All our environmental and conservational laws are important, but one that would make the playoffs for the super bowl of greatest laws would be the one enacted on this day in 1973. Two years after President Richard Nixon made his case to congress for stronger protection of endangered species, he was able to sign into law the “Endangered Species Act of 1973.”
Protection of endangered species had begun much earlier. In 1940, a law was passed to protect Bald and Golden Eagles because the national symbol had declined to the brink of extinction in the continental U.S. A more general endangered species act took effect in 1966 and was strengthened in 1969. But the protections were still insufficient to curtail the decline of many species. President Nixon addressed Congress on February 8, 1972, stressing “that even the most recent act to protect endangered species … simply does not provide the kind of management tools needed to act early enough to save a vanishing species.” He asked congress for a stronger law. Then, in mid-1973, an international conference in Washington, DC, established the Convention on International Trade in Endangered Species of Wild Fauna and Flora (CITES), a global commitment to protecting biodiversity.
Congress listened to Nixon and responded to the CITES challenge in the summer of 1973. They drafted the law that put in place a broad mechanism for protecting endangered species. Despite several later amendments, the Endangered Species Act of 1973 (ESA) contained all the basic aspects of today’s law:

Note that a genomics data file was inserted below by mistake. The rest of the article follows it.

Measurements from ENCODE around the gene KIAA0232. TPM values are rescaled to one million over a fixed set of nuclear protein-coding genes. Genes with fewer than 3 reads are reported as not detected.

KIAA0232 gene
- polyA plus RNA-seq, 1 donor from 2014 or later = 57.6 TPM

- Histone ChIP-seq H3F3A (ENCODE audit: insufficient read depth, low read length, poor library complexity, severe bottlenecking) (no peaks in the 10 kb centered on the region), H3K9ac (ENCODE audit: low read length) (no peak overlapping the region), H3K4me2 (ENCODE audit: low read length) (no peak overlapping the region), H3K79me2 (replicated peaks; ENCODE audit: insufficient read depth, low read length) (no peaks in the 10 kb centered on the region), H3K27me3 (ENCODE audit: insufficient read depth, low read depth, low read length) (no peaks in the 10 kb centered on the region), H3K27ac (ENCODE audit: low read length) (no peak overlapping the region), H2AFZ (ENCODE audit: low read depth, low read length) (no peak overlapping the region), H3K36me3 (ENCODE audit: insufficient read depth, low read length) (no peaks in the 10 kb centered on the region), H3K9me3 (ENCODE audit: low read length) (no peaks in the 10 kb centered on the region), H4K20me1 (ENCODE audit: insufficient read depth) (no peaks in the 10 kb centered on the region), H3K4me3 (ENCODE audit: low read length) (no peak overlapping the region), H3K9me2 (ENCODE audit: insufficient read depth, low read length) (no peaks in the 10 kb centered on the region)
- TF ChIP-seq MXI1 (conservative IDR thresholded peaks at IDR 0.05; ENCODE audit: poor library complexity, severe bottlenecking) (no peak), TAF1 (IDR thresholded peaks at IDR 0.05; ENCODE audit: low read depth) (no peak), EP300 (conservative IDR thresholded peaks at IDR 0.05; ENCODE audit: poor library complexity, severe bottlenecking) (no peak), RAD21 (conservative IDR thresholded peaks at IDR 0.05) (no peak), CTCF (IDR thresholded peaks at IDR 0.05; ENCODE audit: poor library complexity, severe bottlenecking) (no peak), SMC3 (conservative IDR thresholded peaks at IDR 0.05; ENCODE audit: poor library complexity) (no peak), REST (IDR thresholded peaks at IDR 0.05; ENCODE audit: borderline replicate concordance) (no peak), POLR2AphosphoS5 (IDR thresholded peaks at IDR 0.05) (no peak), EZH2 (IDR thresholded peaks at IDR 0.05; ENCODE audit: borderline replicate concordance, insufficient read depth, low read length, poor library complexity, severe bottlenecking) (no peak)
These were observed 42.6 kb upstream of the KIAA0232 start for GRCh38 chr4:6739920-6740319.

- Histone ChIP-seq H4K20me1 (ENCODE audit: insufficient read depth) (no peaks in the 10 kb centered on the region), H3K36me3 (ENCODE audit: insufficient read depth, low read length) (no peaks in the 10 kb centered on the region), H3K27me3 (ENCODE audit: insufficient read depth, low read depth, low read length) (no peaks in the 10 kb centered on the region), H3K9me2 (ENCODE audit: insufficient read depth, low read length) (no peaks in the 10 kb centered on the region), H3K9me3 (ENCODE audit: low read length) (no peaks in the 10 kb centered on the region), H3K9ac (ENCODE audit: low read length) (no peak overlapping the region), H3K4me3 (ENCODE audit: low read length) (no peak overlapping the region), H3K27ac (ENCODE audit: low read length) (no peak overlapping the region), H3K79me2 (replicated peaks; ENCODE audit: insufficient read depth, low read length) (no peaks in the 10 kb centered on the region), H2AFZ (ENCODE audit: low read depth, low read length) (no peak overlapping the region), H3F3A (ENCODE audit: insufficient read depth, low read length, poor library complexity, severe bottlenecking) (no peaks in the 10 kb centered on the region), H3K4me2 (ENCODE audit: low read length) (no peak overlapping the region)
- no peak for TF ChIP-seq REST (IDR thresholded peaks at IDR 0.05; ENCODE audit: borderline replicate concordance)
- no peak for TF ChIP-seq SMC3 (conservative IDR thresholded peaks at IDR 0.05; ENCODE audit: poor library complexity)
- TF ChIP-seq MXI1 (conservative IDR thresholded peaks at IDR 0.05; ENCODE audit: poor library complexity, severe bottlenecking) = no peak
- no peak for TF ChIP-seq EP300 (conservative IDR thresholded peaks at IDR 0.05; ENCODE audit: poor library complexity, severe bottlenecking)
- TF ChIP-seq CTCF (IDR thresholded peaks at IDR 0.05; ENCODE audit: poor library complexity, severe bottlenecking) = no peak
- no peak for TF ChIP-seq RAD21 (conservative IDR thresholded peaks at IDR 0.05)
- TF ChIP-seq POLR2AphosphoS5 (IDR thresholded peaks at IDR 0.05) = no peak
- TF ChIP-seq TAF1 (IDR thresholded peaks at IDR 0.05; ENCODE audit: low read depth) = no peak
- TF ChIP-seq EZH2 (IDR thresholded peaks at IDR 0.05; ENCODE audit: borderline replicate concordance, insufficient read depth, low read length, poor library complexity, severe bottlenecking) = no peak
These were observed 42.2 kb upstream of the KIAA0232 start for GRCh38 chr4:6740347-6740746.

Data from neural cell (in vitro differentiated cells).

- Assigned responsibility for administering the ESA to the US Fish and Wildlife Service (for terrestrial and freshwater organisms) and the US Marine Fisheries Service (for marine and anadromous organisms)
- Defined the meaning of “endangered” and “threatened” and the mechanism for “listing” species
- Extended protection to plants as well as animals
- Added protection for “critical habitat”
- Defined “taking” of endangered species to include a broad set of actions well beyond actually killing individual plants or animals
- Required federal agencies to consult with the Fish and Wildlife Service or National Marine Fisheries Service before new projects that could harm listed species
- Implemented CITES for the United States
Unlike today, support for environmental laws was bi-partisan and broadly popular. The draft bill passed the Senate unanimously (92-0) and the House of Representatives by a 390-12 margin.
The Center for Biological Diversity calls the ESA “the strongest law for protecting biodiversity passed by any nation.” The list of protected species now includes about 1600 species. Although fewer than 100 species have been removed from the list over time (a fact often cited by critics of the law), 99% of listed species have avoided extinction and most are recovering substantially from their lows. The Bald Eagle, for example, has rebounded from a low of about 400 breeding pairs in the 1960s to over 7,000 today, and the national symbol has been de-listed.
And protection for endangered species remains wildly popular. The Center for Biological Diversity reports that in a 2013 poll, two-thirds of Americans wanted the ESA strengthened or kept the same. They also report that more recent polls show 90% of Americans want the ESA to remain strong.
Ballotpedia. History of the Endangered Species Act. Available at: https://ballotpedia.org/History_of_the_Endangered_Species_Act. Accessed January 16, 2020.
Center for Biological Diversity. The Endangered Species Act: A Wild Success. Available at: https://www.biologicaldiversity.org/campaigns/esa_wild_success/. Accessed January 16, 2020.
US Fish and Wildlife Service. Endangered Species Act—A History of the Endangered Species Act of 1973. Available at: https://www.fws.gov/endangered/laws-policies/esa-history.html. Accessed January 16, 2020.